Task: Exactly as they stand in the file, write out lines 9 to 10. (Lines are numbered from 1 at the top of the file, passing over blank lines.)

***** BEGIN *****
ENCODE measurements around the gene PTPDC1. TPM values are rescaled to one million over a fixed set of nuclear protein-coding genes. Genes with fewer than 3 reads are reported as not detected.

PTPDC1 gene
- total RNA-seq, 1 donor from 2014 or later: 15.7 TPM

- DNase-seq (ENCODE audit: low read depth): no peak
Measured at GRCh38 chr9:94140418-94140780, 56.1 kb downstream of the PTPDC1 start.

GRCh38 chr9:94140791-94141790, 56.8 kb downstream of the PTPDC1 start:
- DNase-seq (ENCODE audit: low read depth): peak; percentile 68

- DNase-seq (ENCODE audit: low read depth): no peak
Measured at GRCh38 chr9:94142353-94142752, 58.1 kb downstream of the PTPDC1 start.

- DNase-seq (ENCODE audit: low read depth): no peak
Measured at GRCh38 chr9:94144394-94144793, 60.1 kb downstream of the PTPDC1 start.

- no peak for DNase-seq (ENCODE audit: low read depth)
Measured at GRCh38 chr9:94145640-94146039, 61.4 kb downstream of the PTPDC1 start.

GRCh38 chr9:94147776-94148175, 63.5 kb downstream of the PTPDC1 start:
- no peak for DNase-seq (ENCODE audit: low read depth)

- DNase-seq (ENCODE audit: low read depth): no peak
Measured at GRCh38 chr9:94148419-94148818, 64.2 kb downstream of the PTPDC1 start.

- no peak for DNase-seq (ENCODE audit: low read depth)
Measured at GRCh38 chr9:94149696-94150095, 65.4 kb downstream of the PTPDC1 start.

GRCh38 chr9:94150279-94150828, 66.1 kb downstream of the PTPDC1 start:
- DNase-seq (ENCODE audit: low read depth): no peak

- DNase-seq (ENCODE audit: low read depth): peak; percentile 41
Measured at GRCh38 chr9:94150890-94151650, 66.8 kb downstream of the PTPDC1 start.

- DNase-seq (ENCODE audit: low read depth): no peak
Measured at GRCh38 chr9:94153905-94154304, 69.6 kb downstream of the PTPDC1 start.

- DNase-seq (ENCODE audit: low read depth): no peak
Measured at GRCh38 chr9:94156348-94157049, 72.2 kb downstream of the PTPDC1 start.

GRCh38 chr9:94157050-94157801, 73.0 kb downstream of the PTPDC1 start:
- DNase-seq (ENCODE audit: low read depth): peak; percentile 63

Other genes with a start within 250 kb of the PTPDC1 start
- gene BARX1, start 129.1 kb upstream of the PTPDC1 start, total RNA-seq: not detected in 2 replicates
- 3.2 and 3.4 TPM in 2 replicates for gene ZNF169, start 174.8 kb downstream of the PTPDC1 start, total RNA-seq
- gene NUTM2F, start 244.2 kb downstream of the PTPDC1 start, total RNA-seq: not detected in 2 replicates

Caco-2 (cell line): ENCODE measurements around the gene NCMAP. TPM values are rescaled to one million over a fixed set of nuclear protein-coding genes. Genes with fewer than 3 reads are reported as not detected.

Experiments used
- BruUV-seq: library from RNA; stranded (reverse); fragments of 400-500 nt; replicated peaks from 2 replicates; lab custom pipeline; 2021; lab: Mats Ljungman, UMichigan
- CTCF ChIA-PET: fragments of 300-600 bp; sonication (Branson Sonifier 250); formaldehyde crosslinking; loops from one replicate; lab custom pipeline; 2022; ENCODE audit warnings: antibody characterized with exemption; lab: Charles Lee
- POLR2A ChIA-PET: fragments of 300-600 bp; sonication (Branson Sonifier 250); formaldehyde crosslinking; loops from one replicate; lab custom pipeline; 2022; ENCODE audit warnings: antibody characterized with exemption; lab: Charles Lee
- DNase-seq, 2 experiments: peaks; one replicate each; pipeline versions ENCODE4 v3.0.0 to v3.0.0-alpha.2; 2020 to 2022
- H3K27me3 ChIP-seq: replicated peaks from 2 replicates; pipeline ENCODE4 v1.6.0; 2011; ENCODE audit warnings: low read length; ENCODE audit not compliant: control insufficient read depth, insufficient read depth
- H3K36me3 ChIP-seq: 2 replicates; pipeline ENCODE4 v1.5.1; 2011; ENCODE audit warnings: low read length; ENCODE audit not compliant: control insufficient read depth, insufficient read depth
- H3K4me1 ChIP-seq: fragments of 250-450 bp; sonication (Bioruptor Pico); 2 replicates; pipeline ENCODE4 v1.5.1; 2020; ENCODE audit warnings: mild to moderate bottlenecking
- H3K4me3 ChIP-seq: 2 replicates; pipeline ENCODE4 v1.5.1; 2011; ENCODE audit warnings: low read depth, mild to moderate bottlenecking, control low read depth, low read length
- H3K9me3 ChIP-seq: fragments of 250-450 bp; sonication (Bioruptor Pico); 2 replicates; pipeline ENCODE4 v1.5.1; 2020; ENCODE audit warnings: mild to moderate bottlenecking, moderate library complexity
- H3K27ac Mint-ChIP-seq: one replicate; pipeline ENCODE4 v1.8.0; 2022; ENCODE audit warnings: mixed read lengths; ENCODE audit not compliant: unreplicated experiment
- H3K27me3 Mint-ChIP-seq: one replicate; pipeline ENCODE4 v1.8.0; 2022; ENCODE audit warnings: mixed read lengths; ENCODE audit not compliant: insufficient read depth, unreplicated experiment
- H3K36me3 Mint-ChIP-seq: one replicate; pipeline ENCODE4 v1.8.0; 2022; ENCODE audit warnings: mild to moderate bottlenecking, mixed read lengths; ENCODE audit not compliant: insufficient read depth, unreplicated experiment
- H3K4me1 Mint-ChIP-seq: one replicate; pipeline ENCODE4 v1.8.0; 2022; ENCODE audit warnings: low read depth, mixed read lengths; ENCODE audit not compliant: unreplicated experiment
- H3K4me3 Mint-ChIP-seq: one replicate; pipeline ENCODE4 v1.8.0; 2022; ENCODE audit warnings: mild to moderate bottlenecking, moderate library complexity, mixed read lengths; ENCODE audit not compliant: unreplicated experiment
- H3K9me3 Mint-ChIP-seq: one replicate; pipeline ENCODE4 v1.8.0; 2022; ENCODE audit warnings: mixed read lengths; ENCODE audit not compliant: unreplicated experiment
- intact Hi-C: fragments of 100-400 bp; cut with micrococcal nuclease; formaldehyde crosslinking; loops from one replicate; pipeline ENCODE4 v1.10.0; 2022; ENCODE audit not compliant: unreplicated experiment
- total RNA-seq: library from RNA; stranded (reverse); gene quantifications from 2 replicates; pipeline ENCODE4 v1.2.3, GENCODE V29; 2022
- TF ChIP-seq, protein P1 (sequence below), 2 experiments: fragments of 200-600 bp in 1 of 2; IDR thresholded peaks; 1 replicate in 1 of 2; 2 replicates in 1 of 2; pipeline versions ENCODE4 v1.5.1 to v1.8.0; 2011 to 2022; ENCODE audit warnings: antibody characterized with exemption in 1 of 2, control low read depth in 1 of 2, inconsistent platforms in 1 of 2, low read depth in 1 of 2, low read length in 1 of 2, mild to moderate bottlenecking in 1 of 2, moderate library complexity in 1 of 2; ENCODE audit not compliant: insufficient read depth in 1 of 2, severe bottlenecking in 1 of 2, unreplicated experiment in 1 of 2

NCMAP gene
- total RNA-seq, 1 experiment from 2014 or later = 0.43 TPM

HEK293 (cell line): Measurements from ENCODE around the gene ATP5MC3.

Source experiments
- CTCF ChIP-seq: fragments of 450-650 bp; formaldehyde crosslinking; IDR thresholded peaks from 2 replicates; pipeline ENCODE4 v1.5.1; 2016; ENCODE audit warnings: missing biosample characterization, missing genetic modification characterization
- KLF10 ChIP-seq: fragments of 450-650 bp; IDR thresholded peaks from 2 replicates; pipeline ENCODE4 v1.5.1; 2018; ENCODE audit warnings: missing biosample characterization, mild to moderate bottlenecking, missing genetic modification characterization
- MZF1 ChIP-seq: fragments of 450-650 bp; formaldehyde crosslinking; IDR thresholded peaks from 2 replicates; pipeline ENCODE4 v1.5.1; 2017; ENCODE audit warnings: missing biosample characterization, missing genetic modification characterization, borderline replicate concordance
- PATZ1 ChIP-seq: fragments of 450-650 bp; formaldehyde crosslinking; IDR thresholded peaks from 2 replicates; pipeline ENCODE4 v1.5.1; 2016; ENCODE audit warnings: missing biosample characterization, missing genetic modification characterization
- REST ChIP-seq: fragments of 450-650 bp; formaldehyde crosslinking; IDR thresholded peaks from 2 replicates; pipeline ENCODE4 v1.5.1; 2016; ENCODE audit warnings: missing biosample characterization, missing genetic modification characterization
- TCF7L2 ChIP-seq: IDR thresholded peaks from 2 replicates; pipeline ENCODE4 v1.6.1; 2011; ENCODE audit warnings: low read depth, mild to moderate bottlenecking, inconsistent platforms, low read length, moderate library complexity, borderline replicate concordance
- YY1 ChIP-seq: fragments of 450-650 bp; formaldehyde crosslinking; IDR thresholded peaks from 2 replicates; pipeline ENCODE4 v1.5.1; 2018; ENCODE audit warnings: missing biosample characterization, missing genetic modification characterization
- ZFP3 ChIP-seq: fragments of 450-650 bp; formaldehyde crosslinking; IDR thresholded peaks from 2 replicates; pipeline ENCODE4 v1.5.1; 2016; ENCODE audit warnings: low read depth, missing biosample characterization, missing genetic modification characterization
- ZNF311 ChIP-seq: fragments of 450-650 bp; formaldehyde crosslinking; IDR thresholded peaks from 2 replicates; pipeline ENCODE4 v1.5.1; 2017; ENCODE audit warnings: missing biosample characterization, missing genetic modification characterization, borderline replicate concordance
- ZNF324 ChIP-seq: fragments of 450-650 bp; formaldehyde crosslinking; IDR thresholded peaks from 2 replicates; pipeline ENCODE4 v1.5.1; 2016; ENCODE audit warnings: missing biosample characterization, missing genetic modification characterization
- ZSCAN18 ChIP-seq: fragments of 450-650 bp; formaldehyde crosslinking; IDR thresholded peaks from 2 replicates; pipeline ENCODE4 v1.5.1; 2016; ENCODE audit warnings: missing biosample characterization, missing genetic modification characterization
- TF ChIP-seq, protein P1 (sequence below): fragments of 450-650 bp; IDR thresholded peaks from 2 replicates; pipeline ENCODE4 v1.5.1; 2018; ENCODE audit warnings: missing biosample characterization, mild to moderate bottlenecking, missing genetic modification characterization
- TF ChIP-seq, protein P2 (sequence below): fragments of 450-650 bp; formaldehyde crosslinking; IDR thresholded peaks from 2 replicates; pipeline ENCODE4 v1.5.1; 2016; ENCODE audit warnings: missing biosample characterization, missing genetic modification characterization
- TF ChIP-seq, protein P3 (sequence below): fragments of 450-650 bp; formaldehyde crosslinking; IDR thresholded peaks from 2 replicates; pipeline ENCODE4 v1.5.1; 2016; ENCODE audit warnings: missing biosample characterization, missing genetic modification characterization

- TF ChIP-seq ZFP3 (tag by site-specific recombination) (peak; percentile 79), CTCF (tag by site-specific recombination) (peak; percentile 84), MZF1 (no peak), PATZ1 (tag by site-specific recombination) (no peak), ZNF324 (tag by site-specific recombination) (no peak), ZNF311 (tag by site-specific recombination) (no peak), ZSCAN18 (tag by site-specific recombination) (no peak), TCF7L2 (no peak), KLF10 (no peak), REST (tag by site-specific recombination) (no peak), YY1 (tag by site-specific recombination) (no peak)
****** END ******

Measured at GRCh38 chr9:94142353-94142752, 58.1 kb downstream of the PTPDC1 start.

- DNase-seq (ENCODE audit: low read depth): no peak